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Say I want to create the following API:

var api = function(){}

api.prototype = {
  constructor: api,
  method: function() {
    return this;
  }
};

Now, this will work like:

var myApi = new api();
myApi.method();

But let’s say I want to make the new keyword optional, so that this will work:

api().method();

I would out of my head do:

var api = function() {
  if ( !(this instanceof api) ) {
    return new api();
  }
};

But I was wondering, could this easily be infected somehow, or are there other dangers around using this method? I know that f.ex jQuery don’t do this (they offload the constructor to a prototype method), so I’m sure there are good reason for not doing this. I just don’t know them.

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1  
Your solution looks perfectly okay, I've seen that being used in many places. See here, for example. –  bfavaretto Nov 8 '12 at 0:40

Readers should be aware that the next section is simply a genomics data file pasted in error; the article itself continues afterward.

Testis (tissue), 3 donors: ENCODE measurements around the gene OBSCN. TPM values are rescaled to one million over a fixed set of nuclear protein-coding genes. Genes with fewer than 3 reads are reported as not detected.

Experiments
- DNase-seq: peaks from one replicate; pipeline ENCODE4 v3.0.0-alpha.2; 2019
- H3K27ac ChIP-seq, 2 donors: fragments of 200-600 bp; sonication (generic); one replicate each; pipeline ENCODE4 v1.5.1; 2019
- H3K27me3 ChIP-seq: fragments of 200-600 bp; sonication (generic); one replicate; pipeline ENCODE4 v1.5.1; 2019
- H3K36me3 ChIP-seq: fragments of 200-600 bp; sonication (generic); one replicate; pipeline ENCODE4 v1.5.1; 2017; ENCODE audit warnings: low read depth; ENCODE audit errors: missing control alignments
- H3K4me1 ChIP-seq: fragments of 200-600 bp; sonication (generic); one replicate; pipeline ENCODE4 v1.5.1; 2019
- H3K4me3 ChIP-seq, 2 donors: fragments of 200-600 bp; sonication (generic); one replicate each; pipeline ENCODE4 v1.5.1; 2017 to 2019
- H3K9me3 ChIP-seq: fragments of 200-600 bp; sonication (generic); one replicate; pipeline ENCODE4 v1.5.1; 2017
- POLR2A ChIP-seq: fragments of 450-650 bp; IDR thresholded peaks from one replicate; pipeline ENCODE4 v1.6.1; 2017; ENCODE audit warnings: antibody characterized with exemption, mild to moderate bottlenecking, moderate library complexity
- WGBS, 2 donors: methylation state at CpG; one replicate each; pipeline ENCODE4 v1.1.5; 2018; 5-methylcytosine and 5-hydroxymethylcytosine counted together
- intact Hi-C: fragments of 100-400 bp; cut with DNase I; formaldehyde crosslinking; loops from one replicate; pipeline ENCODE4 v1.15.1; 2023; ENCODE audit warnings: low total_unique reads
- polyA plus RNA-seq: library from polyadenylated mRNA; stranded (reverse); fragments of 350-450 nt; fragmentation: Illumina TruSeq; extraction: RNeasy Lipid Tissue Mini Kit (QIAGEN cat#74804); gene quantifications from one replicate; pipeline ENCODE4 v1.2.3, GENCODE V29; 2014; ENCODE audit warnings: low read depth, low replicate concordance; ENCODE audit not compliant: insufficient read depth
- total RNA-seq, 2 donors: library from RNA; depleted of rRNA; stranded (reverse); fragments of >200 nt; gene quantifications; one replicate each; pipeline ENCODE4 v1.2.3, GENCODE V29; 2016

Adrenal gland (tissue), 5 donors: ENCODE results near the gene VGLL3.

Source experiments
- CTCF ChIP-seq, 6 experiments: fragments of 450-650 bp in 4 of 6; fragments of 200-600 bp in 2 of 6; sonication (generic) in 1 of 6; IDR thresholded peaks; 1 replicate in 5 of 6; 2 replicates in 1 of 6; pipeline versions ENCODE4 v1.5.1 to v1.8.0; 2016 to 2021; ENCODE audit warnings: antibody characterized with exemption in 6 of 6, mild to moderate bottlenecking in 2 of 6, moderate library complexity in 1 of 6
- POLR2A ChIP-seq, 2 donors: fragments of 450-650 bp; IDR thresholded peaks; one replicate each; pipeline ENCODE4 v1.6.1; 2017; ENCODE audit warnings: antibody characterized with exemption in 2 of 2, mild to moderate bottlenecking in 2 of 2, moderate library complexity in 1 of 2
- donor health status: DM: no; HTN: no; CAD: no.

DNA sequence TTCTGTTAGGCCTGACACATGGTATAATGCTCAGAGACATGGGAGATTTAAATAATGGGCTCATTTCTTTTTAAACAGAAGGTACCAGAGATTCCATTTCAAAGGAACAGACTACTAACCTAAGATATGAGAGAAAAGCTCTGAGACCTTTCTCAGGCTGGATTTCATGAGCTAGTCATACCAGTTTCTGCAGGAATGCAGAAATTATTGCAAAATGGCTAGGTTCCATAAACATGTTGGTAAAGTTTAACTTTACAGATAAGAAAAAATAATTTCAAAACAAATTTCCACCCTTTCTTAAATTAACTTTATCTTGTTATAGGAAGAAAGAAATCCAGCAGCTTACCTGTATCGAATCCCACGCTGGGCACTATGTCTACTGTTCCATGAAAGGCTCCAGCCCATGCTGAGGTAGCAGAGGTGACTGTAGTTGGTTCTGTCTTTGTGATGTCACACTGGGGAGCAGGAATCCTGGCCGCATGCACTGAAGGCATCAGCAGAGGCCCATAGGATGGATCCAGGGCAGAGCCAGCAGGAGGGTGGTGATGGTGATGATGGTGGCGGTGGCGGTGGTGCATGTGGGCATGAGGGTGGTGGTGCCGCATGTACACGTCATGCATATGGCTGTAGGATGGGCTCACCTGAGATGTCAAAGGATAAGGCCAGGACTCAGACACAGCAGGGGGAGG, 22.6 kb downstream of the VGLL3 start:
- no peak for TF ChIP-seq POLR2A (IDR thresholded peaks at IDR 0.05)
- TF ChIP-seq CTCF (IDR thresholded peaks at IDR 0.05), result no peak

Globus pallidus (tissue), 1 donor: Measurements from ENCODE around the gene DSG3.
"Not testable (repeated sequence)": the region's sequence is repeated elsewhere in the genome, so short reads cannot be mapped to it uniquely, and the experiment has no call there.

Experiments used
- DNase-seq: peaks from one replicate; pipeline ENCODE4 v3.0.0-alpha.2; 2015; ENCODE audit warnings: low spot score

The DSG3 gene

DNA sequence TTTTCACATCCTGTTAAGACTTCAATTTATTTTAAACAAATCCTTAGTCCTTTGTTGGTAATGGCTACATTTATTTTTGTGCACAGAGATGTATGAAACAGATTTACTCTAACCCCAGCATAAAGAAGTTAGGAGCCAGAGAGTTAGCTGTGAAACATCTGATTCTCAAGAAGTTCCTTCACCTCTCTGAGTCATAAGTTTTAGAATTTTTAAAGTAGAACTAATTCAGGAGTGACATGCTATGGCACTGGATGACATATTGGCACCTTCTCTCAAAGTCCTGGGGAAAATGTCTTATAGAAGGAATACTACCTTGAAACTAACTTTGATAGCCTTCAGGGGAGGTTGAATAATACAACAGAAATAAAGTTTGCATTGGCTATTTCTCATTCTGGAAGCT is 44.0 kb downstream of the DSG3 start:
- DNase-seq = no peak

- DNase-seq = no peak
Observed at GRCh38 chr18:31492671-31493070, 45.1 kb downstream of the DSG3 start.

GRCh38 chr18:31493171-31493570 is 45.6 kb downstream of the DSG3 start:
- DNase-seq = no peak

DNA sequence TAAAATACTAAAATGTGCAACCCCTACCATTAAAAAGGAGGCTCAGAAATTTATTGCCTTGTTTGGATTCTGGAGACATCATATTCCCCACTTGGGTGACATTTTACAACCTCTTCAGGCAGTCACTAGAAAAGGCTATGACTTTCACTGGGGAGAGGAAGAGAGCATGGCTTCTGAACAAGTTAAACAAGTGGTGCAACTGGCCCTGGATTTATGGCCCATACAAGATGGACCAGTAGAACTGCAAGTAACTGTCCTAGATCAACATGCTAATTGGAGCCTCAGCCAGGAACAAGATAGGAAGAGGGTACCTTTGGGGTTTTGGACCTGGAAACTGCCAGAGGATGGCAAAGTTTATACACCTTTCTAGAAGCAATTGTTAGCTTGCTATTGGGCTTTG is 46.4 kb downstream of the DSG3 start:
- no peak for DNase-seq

2 Answers 2

up vote 1 down vote accepted

Pick one or the other convention. If you want to use objects for your API handles, but don't want people to have to use new, use two functions. Api() which is a constructor for the objects, and api() that's a regular function that just returns a new Api instance.

I don't think there's a danger to what you propose, it just seems pointless and I don't like the idea of a function doing two things at once.

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return an object in the constructor function.

function Car(){
   var obj = Object.create(Car.prototype);
   obj.prop = 1;
   return obj;
}
Car.prototype = {
    method: function (){ }
};

//test
var car1 = Car();
var car2 = new Car();
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